I spent Halloween at one of the most uncomfortable parties I’ve ever been to.

Our hostess was absolutely lovely, but that was where any pleasantries stopped. What my boyfriend and I thought would be a quiet, low-key game night far away from the drunken masqued crowds doing the downtown bar crawl, was actually anything but.

We were welcomed with a loud declaration that everyone present had been drinking since 4pm. Throughout the evening, conversation swung from heated political discussions about the ‘evil Democrats’ to half-joking admissions of alcoholism to raucous laughter over how English majors are the most perverted people on the planet. The only thing anyone had to say directly to me was that my playing a card game and minding my own business made me seem judgmental.

My first thought was “I am not drunk enough for this.”

My second thought was “If you don’t want total strangers to judge you, don’t give them this much ammunition right off the bat.”

My third thought was “How the hell am I going to interact with only strangers for an entire year?”

My Halloween is just one of many instances proving I’m an introvert living in an extrovert’s world. Is the long-term travel community any different?

I’ve met wonderful people in my past travels, whom I never would have crossed paths with otherwise.

This lovely lady and I dragged each other through many an Italian village and, if we're being totally honest, more than one hangover.

This lovely lady and I dragged each other through many an Italian village and, if we’re being totally honest, more than one hangover.

That amazing, enriching side of traveling overseas is not lost on me. But how I’ll feel after the first few weeks of my RTW pass by and that honeymoon phase fades away is a real point of concern.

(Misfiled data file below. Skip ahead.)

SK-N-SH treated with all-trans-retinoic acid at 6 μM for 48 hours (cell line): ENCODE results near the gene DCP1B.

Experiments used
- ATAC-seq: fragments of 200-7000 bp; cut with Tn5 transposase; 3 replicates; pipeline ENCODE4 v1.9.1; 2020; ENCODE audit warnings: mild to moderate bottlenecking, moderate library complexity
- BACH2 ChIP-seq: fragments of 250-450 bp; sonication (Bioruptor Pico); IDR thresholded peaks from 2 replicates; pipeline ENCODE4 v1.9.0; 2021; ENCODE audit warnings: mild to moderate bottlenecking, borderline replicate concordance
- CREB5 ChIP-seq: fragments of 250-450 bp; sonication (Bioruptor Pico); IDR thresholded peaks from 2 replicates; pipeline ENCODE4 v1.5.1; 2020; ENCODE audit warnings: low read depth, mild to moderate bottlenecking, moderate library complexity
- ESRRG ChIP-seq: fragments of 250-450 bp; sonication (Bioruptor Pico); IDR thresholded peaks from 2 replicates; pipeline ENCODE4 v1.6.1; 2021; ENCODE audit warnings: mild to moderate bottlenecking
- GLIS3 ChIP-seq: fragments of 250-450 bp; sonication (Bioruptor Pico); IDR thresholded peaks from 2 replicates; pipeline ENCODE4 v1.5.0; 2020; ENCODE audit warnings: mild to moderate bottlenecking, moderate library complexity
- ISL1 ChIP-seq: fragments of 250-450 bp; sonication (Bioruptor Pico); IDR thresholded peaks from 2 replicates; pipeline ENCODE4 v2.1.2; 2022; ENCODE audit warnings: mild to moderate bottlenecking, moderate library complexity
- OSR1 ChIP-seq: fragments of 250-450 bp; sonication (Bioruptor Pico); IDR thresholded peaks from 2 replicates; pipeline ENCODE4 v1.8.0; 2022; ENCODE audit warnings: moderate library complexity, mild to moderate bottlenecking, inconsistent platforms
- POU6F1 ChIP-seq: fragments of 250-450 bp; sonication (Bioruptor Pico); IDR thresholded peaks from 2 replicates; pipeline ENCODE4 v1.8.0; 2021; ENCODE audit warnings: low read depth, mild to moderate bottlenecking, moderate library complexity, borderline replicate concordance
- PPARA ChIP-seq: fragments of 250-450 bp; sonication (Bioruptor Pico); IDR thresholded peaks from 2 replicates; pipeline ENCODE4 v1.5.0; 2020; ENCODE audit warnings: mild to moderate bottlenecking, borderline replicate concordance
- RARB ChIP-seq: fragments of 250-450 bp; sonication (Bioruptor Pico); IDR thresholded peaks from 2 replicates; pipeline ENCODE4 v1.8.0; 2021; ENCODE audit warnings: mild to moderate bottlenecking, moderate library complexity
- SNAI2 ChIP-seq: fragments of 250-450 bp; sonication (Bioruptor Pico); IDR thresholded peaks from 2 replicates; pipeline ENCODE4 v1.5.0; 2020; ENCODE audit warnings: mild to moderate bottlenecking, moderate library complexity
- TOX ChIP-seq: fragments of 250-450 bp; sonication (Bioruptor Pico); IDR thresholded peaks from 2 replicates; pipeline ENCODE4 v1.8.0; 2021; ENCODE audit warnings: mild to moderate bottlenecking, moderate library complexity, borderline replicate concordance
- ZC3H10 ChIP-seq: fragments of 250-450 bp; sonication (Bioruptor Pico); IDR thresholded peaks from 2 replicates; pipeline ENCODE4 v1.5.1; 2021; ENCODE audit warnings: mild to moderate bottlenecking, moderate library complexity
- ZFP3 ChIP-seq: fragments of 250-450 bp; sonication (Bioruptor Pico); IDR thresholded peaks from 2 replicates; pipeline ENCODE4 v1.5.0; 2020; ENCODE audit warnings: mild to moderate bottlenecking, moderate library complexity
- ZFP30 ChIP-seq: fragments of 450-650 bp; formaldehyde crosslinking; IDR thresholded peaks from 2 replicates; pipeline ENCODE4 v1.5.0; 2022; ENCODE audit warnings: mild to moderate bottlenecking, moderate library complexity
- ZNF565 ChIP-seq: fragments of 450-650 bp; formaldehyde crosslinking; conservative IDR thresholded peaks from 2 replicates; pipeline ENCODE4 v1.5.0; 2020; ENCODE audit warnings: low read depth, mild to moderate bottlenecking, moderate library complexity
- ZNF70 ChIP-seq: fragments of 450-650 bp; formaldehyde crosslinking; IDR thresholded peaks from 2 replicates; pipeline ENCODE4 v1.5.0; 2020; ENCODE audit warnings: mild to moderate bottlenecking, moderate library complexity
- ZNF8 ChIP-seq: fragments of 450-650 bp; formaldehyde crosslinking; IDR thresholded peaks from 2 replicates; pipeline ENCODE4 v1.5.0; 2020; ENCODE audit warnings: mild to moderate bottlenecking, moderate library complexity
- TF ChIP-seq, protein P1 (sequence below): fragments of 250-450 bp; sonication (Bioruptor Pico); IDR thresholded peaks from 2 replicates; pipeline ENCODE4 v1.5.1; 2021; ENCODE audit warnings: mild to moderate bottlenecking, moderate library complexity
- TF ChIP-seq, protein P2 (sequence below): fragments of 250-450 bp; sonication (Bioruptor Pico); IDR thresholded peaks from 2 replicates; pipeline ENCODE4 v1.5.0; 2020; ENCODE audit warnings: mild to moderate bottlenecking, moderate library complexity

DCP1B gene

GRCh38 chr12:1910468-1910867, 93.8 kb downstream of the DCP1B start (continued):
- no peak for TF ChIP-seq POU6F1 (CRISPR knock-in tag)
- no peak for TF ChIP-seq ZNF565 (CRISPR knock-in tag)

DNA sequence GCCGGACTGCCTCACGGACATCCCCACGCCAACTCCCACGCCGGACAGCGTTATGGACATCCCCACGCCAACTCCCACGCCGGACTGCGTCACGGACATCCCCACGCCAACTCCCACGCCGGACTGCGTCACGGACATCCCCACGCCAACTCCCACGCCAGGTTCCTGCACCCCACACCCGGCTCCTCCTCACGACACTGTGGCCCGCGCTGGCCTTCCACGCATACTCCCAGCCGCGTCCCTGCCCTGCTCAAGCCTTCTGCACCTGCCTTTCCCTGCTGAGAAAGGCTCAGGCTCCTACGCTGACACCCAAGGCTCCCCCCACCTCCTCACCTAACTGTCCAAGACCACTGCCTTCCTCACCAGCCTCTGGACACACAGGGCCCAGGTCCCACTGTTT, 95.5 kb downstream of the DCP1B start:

Oxford Punting 4

And if I’m not living in one place for an extended period of time, that means no awesome flatmates become lifelong friends.

My introversion isn’t an aspect of myself I’ll ever change. I simply don’t want to. I think there’s a lot to be said for the positive traits of introverts. It’s difficult for me to get bored. Concentration and analysis are second nature to me. Listening means more than simply waiting my turn.

But when your days are spent largely in public places and your nights are spent in a 10-bed dorm to save money, there aren’t many opportunities to recharge. It’s hard enough to tell people at home I need some alone time without being accused of being anti-social or, worse, pitied for being shy. How do you balance all that as an outsider?

Whether it means figuring out how to express my introversion overseas or developing an extrovert disguise, learning how to travel as an introvert is going to be one of my biggest challenges on the road.

If you’re an extrovert, congrats. You don’t face the same challenges as I do. But you might not know how to deal with the introverts you meet on the road, and it’s high time you learned.

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